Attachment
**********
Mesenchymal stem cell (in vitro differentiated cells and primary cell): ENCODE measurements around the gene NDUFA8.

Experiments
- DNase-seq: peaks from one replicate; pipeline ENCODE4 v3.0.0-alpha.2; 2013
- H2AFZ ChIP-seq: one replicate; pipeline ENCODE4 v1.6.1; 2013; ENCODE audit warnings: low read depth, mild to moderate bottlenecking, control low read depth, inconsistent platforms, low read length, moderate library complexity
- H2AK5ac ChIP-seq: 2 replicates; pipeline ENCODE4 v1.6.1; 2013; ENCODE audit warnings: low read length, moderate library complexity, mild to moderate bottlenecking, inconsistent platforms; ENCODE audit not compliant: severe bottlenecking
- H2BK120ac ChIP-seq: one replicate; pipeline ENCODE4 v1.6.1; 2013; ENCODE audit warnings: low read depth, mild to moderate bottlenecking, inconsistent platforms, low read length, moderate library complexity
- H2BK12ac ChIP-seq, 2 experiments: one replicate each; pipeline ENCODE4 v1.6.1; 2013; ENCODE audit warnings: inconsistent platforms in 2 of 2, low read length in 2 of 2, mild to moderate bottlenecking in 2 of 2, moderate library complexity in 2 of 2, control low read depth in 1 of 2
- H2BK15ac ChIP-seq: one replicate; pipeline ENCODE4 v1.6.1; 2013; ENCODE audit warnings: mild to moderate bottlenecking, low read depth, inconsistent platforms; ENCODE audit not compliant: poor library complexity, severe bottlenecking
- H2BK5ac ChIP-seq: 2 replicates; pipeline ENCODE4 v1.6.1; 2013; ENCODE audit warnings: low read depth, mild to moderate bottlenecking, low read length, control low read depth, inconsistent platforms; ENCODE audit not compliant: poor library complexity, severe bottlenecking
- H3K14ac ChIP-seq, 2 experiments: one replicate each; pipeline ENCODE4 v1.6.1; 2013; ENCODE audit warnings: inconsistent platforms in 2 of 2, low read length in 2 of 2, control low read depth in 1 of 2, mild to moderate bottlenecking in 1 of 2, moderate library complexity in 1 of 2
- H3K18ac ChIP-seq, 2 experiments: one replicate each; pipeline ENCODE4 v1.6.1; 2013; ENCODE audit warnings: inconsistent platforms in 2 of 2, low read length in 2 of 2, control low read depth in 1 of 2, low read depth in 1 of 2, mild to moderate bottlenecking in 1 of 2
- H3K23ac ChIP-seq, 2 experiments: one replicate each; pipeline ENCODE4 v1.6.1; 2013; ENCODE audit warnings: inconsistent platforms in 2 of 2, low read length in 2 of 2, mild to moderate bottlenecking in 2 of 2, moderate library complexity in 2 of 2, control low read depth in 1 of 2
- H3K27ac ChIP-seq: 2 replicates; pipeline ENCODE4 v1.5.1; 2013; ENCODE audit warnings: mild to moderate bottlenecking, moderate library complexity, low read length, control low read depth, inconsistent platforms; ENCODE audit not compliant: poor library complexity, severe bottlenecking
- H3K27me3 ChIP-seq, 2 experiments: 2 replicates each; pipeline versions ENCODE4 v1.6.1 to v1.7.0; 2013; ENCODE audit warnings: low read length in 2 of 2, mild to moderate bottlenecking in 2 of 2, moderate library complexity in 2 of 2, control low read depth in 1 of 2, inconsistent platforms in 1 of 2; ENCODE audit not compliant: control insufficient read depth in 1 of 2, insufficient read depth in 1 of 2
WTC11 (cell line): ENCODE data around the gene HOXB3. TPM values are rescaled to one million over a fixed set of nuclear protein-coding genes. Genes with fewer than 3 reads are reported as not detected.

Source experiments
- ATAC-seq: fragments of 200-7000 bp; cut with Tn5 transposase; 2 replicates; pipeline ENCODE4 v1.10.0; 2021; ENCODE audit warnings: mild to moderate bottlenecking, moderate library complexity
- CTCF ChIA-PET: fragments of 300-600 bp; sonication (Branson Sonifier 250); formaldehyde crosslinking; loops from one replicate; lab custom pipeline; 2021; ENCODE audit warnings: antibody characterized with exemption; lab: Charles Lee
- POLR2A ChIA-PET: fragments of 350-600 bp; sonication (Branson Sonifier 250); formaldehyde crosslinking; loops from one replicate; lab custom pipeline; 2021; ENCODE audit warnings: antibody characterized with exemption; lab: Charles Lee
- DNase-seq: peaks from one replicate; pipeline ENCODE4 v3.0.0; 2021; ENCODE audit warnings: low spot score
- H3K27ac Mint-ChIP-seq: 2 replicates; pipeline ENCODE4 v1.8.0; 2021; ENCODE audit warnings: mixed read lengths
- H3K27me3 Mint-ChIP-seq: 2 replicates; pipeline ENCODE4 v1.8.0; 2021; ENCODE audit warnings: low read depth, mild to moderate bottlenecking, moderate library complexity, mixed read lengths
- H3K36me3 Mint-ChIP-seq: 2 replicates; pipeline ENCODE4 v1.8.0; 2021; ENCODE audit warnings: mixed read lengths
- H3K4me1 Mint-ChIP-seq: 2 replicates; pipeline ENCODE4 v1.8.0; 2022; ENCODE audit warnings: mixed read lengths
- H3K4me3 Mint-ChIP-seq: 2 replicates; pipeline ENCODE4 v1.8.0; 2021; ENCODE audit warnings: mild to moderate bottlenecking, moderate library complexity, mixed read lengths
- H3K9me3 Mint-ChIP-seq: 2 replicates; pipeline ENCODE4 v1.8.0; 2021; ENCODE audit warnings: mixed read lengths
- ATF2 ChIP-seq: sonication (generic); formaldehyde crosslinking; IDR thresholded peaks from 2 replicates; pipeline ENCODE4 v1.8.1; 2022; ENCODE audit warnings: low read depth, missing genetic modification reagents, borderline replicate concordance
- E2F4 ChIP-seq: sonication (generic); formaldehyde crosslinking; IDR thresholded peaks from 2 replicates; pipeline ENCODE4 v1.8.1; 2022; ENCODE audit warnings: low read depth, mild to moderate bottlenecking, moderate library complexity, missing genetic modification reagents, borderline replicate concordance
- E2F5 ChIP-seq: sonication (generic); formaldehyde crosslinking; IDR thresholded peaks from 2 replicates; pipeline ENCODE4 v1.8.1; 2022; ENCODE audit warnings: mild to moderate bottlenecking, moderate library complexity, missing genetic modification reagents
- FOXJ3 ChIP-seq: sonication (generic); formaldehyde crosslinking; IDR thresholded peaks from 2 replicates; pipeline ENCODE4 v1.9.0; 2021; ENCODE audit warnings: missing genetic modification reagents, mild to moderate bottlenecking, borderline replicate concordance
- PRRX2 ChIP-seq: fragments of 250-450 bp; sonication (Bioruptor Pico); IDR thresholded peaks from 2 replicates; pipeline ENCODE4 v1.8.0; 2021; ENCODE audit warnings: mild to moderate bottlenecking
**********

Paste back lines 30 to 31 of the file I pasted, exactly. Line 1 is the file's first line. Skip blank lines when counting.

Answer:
- FOXJ3 ChIP-seq: sonication (generic); formaldehyde crosslinking; IDR thresholded peaks from 2 replicates; pipeline ENCODE4 v1.9.0; 2021; ENCODE audit warnings: missing genetic modification reagents, mild to moderate bottlenecking, borderline replicate concordance
- PRRX2 ChIP-seq: fragments of 250-450 bp; sonication (Bioruptor Pico); IDR thresholded peaks from 2 replicates; pipeline ENCODE4 v1.8.0; 2021; ENCODE audit warnings: mild to moderate bottlenecking